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How to "Reboot" Your Mental Health

Updated: Aug 17



Life can get overwhelming, and it's natural to want a "quick fix" so we can feel better. This article will present three simple ways to "reboot" your mental health. Keep in mind that while these things will not necessarily solve all of life's problems, they will make you feel better overall. And when you feel better, even if slightly, it will allow you to manage problems more effectively and mindfully.


1.) Sleep


If you can do one thing to improve your mental health, it's getting quality sleep (and enough of it!). The amount of sleep needed varies depending on the person. Research tells us that the average adult needs about 8 hours. Personally, I feel great with 9.


Consistency is key, so try to stick to the same bedtime every night if you can. Additionally, try to rise at the same time every morning. Your body and brain will start to pick up on the cues after a while. It can be helpful to create cues for yourself by adopting a nighttime routine. Think of the five senses (vision, hearing, touch, taste, smell) and try to incorporate something for each into your routine. For example: dimming the lights (vision), turning on a sound machine (hearing), putting on comfy clothing (touch), sipping tea (taste), and lighting a candle or incense (smell).


2.) Exercise


Exercise is a wonderful way to reboot mental health. Research shows that exercising for 30 minutes a day can be as effective as taking an anti-depressant (University Health, 2017). This is because exercise releases endorphins in the brain, which can improve mood as well as promote nerve cell growth. A study at Duke University found that 30-45 minute aerobic exercises 3x per week was effective in reducing depression.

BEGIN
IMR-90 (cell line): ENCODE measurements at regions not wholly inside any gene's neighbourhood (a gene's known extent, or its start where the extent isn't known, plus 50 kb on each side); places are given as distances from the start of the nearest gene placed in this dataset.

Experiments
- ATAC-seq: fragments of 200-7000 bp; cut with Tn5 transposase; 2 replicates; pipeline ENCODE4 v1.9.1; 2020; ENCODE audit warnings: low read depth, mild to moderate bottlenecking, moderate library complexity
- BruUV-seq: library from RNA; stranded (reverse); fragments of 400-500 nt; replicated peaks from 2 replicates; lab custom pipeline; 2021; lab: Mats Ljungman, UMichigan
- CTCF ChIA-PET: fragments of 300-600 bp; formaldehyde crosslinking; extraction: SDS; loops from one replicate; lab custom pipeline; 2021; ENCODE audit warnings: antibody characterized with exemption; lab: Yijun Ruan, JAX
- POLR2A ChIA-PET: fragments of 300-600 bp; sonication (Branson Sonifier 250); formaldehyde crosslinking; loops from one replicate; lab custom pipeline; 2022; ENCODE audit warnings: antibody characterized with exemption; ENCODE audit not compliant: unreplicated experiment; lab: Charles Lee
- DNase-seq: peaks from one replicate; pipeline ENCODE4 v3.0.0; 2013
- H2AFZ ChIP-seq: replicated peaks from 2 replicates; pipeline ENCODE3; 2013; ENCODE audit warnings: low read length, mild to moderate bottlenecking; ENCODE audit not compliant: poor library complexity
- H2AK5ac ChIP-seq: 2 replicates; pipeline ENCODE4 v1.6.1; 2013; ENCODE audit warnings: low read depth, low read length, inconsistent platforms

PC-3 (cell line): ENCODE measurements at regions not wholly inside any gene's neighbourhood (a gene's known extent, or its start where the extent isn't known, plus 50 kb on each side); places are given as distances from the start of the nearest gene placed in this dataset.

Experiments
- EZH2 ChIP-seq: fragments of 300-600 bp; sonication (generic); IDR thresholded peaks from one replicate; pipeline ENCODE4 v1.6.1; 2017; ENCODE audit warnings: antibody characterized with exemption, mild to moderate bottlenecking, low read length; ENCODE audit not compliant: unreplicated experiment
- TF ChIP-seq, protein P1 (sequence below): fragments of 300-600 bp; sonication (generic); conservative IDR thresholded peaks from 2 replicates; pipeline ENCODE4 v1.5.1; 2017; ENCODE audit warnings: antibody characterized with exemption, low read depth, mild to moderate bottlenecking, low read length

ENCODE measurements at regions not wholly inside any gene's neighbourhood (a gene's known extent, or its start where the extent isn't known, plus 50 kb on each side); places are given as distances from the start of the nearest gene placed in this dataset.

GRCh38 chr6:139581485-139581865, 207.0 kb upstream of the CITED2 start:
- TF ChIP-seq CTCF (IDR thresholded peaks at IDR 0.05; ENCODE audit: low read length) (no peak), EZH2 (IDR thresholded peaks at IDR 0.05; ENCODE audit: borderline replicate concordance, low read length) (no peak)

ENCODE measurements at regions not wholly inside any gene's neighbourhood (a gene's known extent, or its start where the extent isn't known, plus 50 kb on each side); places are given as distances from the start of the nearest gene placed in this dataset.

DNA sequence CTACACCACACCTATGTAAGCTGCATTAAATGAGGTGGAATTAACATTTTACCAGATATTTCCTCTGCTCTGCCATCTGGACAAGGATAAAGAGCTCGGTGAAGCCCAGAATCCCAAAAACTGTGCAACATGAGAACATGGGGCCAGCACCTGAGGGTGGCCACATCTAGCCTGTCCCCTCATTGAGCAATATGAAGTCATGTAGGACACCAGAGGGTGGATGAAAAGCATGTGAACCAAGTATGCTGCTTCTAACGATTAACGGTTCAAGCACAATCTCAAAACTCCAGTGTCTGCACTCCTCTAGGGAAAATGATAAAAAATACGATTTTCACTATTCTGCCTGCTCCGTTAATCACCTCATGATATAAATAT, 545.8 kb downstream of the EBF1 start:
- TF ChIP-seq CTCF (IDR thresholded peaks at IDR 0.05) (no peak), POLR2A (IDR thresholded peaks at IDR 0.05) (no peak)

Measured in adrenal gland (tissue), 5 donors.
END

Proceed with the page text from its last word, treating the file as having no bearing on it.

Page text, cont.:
The type of exercise is up to you, but consistency and intensity are the most important factors. Pick a schedule that works for you, even if it's only a few times a week, and focus on increasing your heart rate. If you can still talk but not sing, you are at an appropriate level of intensity.


A few exercise ideas are taking a yoga class, doing a workout video on YouTube, jogging, hiking, push-ups, jumping jacks, lifting weights, swimming, and playing sports.


3.) Diet


I'm not talking about jumping on a diet bandwagon here. When I say "diet" what I mean is being intentional with the food and drink you consume. Everything you consume plays a role in your body's functioning, including your brain.


It's important to eat plenty of fresh foods and drink plenty of water to keep yourself hydrated and full of essential vitamins and minerals. If you crave sugar (like I do!), try replacing candy with a piece of fruit. If you crave salt, try replacing chips with salted almonds. Every little bit counts, so you don't need to change your entire diet to be effective. It starts with little steps and being intentional.


It can also be helpful to "feed" your brain by eating foods that are particularly great for brain health and functioning. Some of these foods include fatty fish, coffee, broccoli, eggs, blueberries, turmeric, pumpkin seeds, oranges, nuts, green tea, and dark chocolate (thank goodness!).


Summary


It can be difficult to manage life's problems if we don't feel great. By "rebooting" our mental health and focusing on the basics of sleep, exercise, and diet, we can boost our moods and better prepare ourselves for dealing with the problems that arise in life.





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Alison deLassus, LCSW, RYT

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